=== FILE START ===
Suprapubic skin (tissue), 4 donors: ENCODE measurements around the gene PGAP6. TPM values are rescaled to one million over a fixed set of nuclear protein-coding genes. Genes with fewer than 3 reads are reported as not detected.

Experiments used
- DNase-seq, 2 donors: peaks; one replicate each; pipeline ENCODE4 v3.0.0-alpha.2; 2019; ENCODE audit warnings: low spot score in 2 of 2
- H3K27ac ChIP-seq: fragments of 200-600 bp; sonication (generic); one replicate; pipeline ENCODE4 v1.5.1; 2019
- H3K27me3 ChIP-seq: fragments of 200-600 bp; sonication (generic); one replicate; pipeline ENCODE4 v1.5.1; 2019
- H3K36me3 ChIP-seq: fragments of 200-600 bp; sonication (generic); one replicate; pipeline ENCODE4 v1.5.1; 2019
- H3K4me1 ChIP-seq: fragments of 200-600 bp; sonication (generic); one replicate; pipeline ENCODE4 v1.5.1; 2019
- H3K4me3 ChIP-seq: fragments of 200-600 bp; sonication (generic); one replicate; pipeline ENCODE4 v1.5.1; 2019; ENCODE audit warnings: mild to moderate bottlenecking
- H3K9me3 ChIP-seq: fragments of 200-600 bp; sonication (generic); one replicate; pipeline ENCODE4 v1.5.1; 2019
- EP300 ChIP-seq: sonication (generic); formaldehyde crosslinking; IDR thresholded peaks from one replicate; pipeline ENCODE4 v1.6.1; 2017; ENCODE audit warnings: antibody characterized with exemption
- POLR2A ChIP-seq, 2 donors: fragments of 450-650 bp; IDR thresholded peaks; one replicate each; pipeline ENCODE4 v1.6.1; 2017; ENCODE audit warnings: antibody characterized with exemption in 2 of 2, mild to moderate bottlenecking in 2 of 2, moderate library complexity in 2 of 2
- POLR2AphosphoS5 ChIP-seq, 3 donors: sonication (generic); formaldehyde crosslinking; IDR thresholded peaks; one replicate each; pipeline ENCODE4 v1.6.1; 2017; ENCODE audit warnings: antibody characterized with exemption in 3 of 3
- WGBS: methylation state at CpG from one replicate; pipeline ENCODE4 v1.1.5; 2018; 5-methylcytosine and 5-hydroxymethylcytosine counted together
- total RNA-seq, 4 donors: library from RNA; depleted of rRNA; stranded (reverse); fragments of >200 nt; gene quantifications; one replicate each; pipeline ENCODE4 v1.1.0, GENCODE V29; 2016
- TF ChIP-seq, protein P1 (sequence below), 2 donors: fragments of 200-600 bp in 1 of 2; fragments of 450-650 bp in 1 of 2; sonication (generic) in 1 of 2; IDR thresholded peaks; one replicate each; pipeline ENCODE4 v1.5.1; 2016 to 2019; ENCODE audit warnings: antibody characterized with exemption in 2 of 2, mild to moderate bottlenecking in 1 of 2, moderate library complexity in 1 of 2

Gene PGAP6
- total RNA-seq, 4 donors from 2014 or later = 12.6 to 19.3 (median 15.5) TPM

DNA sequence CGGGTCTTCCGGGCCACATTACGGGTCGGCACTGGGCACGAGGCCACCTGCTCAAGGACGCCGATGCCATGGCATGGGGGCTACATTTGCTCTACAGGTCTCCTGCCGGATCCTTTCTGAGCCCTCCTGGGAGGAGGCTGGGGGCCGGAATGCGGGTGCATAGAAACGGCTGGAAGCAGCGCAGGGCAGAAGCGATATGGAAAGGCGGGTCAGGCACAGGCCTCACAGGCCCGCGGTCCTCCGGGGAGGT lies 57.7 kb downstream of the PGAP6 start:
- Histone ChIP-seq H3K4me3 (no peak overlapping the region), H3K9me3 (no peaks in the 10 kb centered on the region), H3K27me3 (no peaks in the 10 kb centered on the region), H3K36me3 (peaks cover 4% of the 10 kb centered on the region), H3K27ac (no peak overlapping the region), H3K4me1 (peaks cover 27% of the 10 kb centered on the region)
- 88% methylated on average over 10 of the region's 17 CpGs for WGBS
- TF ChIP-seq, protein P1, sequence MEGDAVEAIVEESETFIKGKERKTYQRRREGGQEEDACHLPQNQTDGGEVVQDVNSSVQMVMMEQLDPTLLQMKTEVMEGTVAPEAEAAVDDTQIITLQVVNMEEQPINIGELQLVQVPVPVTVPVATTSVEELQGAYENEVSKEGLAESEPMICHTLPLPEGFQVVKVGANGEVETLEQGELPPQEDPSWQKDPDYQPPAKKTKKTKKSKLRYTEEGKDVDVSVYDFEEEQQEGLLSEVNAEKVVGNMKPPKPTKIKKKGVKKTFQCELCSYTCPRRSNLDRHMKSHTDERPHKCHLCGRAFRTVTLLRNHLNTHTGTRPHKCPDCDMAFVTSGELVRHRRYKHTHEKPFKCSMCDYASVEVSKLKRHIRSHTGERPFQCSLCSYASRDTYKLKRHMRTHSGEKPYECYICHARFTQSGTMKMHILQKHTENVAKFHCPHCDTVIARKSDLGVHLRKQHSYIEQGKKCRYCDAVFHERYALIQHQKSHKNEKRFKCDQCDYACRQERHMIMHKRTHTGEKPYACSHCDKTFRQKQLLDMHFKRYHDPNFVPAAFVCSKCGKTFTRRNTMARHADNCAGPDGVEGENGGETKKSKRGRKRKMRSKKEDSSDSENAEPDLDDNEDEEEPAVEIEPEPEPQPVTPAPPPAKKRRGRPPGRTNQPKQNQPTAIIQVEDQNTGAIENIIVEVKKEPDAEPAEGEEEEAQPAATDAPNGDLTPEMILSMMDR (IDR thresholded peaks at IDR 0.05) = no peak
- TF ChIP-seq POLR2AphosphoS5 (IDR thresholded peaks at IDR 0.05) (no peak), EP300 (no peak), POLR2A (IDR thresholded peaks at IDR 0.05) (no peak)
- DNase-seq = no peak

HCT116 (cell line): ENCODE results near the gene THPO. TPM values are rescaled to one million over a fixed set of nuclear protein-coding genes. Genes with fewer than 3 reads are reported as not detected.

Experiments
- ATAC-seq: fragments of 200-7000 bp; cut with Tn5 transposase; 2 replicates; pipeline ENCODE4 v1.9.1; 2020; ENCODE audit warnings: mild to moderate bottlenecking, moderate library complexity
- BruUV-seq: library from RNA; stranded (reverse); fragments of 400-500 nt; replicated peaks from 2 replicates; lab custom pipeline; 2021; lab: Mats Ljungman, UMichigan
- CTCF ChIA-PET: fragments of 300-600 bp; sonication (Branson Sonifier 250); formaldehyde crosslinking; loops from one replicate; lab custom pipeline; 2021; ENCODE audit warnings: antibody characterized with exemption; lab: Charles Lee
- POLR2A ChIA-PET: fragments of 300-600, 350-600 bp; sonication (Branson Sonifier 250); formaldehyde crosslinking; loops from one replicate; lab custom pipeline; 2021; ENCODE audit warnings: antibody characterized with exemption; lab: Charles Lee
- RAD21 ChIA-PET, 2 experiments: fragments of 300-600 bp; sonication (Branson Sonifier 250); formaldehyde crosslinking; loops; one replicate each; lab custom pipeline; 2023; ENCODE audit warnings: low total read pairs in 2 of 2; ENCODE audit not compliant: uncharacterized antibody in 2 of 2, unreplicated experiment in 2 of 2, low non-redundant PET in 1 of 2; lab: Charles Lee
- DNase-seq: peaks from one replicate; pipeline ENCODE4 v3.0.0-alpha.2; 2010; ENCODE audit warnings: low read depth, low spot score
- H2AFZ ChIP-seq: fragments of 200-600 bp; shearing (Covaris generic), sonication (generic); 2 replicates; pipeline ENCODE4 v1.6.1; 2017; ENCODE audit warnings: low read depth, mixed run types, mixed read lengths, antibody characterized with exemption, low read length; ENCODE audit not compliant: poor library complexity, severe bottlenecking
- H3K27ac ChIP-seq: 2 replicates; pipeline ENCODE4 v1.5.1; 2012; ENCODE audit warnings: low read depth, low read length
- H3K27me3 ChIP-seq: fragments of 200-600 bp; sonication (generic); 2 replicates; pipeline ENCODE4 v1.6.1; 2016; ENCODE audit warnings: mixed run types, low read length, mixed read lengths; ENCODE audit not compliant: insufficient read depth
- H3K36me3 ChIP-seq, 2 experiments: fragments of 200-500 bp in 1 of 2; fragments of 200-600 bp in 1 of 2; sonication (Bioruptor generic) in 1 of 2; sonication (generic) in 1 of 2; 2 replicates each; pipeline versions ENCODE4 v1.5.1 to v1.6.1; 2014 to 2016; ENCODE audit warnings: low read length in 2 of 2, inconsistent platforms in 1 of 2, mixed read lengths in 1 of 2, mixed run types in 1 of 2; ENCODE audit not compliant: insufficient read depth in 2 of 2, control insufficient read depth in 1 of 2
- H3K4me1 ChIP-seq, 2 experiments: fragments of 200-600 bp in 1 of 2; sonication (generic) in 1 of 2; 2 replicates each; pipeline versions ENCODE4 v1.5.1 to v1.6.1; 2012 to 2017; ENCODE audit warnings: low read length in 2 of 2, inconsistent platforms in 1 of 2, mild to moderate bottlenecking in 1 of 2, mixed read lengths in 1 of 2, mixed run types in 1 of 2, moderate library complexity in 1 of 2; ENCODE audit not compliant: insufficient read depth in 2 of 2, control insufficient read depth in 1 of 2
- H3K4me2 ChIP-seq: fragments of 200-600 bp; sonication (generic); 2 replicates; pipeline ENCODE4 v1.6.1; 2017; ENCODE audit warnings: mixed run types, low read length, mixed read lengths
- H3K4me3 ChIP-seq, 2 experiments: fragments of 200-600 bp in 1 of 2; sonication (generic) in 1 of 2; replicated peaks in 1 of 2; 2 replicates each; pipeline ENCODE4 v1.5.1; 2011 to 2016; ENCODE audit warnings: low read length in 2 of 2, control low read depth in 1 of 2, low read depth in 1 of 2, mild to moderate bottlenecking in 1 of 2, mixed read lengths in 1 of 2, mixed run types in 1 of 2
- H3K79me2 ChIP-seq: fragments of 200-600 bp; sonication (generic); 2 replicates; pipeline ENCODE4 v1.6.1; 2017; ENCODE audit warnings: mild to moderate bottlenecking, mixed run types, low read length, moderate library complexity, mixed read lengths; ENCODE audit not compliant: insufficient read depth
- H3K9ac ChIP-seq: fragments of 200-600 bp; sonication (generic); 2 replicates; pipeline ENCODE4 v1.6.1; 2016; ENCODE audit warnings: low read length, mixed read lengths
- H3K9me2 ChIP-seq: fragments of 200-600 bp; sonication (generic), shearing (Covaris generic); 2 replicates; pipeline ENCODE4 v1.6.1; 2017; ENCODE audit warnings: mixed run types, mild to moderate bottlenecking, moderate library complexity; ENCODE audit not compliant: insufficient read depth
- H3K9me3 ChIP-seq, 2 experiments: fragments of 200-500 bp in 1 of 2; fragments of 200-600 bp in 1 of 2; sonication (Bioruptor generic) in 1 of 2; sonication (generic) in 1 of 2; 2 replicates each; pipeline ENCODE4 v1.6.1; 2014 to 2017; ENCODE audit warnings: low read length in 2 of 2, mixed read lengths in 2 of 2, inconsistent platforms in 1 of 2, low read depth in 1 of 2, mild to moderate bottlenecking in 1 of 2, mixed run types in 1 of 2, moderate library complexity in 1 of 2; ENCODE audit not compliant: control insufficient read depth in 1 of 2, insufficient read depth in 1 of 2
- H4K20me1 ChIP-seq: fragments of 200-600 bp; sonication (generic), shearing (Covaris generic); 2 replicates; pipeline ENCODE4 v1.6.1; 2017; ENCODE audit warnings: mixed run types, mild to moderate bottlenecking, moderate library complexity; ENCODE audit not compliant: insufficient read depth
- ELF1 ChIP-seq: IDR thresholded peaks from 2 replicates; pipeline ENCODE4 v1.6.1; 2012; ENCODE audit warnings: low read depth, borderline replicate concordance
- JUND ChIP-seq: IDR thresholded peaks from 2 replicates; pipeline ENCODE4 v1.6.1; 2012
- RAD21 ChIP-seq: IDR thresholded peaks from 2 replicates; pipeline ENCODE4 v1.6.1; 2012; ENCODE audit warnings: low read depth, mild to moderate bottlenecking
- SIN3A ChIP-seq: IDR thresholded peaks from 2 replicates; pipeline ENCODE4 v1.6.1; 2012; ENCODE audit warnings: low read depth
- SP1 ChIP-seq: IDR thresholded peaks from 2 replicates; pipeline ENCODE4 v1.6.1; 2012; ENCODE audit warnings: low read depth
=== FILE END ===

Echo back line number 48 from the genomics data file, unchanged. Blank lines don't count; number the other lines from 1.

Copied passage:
- SP1 ChIP-seq: IDR thresholded peaks from 2 replicates; pipeline ENCODE4 v1.6.1; 2012; ENCODE audit warnings: low read depth